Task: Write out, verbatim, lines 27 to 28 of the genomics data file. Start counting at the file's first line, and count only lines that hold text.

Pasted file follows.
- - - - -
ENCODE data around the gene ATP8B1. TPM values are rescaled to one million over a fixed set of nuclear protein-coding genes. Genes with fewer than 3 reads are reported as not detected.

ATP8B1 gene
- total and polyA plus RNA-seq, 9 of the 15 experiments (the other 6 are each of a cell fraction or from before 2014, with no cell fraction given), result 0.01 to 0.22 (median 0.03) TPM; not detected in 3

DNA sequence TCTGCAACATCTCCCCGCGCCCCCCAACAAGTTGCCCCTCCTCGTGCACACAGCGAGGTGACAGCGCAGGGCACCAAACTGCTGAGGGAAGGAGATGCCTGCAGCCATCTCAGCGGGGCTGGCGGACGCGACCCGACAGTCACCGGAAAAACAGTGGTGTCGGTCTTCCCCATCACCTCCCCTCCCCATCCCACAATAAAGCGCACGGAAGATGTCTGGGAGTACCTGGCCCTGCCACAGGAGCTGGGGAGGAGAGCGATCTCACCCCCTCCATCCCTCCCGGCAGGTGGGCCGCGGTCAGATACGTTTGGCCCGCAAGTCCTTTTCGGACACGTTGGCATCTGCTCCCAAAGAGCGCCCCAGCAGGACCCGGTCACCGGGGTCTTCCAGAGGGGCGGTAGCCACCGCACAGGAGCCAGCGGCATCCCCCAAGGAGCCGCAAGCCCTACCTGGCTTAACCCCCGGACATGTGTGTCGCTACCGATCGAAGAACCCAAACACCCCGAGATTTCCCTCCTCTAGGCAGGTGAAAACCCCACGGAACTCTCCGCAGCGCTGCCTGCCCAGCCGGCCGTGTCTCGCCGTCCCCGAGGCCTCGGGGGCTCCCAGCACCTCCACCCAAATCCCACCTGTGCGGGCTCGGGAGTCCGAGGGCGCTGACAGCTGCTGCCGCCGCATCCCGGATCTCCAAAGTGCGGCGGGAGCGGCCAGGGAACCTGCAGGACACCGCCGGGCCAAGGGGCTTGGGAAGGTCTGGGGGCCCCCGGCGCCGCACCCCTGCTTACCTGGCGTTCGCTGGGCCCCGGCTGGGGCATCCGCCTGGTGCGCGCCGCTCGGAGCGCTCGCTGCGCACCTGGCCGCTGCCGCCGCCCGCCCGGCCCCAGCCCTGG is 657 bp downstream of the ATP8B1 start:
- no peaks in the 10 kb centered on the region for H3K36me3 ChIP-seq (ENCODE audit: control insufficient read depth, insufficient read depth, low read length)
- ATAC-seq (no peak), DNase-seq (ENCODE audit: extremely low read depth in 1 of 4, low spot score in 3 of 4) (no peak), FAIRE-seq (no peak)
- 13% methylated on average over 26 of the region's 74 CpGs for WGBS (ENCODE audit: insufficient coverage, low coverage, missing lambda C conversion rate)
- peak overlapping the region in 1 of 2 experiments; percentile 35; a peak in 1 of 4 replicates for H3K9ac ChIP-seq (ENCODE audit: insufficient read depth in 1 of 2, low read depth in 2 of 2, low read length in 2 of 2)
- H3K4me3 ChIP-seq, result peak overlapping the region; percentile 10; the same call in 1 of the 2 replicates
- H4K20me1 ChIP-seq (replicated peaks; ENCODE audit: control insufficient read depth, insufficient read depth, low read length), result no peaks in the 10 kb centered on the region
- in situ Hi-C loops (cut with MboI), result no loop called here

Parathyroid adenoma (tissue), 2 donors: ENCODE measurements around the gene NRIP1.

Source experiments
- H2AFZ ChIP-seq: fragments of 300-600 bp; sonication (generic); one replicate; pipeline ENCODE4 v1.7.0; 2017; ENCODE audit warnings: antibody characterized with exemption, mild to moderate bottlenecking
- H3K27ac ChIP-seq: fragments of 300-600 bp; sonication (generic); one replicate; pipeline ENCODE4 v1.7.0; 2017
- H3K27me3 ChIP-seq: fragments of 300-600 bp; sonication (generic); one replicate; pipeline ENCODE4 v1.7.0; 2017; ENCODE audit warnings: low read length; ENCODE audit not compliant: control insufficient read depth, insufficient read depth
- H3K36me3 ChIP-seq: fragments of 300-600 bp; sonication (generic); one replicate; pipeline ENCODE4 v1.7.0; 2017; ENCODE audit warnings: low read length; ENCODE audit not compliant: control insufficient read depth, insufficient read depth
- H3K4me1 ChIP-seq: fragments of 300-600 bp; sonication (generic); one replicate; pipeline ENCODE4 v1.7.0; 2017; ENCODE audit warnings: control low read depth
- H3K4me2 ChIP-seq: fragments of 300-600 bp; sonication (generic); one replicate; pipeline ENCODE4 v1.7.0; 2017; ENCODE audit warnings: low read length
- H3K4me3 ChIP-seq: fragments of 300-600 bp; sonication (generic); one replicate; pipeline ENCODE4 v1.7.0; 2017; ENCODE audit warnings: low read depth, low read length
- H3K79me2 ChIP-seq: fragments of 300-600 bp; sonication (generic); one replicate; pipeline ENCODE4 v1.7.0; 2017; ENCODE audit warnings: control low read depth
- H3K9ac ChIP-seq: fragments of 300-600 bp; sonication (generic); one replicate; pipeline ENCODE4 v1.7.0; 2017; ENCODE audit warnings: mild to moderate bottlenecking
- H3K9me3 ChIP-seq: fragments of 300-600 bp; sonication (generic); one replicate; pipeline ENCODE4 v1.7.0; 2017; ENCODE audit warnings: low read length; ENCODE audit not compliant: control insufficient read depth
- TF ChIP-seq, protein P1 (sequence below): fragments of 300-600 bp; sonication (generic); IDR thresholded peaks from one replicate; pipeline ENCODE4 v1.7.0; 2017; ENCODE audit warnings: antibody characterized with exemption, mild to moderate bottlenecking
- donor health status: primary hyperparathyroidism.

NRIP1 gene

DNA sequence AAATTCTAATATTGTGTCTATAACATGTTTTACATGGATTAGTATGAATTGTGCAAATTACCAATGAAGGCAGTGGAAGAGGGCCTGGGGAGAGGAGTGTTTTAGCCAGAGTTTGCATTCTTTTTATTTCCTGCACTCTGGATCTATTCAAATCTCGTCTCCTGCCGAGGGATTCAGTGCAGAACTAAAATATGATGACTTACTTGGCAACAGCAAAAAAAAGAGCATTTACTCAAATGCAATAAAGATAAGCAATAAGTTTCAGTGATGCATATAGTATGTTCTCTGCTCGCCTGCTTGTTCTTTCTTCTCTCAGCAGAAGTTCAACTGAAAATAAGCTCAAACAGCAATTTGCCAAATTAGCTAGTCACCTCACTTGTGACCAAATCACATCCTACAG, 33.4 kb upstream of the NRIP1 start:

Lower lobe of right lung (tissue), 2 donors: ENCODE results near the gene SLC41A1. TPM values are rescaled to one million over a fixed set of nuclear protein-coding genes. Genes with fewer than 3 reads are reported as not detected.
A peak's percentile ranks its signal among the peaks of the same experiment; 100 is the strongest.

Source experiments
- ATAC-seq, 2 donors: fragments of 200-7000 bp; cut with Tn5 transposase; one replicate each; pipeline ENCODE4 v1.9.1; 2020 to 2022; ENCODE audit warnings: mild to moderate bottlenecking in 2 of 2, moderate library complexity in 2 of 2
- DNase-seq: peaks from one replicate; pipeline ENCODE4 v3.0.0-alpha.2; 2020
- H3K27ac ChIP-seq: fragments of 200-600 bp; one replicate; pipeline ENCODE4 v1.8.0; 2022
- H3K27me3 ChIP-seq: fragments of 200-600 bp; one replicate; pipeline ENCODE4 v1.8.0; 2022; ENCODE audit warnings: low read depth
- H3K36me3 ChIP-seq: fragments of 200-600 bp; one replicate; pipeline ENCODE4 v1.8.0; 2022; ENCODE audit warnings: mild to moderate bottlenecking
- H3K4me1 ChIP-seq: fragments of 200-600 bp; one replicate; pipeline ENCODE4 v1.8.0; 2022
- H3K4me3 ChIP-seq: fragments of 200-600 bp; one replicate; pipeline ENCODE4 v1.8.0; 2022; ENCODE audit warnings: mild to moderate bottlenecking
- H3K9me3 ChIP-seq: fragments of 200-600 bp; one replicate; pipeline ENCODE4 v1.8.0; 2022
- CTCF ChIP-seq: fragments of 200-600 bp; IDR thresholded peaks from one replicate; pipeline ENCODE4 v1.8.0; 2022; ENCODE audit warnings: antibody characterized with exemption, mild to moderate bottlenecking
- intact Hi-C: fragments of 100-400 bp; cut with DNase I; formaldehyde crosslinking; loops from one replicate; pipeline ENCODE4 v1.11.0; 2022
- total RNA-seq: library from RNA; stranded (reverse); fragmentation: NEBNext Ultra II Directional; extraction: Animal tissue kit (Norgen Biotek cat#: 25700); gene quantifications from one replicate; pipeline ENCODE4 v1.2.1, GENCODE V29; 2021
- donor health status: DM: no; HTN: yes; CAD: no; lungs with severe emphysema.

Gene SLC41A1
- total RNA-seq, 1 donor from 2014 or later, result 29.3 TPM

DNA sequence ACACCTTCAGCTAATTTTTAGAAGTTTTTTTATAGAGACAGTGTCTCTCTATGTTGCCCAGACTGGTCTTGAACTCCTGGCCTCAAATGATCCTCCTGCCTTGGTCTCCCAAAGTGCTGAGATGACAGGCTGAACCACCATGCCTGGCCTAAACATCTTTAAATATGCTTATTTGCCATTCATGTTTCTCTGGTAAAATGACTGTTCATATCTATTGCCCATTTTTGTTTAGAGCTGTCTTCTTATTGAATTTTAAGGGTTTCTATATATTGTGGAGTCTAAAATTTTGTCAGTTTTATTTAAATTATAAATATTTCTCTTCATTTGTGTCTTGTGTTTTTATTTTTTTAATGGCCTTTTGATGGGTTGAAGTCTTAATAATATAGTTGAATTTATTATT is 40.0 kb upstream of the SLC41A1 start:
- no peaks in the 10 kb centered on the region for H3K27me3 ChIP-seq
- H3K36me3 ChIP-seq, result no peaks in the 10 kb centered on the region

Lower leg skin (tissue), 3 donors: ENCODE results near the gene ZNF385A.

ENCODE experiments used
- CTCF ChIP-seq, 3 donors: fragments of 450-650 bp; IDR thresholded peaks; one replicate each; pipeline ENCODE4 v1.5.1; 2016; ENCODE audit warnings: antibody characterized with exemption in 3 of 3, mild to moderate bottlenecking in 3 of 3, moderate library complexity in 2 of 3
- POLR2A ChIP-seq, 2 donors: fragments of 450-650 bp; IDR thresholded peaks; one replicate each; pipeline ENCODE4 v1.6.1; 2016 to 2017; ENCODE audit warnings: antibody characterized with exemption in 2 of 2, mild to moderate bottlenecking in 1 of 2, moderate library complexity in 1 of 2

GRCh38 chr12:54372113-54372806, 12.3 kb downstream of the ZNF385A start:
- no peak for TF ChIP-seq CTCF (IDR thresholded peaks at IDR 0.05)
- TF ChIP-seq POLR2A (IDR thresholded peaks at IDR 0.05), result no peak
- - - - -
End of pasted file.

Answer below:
DNA sequence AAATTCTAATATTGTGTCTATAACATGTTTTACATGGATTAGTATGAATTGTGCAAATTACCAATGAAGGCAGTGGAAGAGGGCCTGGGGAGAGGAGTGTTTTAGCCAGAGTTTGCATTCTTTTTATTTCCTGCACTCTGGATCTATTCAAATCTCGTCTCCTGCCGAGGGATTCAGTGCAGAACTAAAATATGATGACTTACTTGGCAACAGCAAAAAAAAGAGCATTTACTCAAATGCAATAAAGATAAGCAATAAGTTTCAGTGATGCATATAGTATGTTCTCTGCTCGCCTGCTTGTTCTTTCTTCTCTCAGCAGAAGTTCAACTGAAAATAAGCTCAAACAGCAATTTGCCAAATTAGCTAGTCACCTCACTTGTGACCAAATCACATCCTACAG, 33.4 kb upstream of the NRIP1 start:

Lower lobe of right lung (tissue), 2 donors: ENCODE results near the gene SLC41A1. TPM values are rescaled to one million over a fixed set of nuclear protein-coding genes. Genes with fewer than 3 reads are reported as not detected.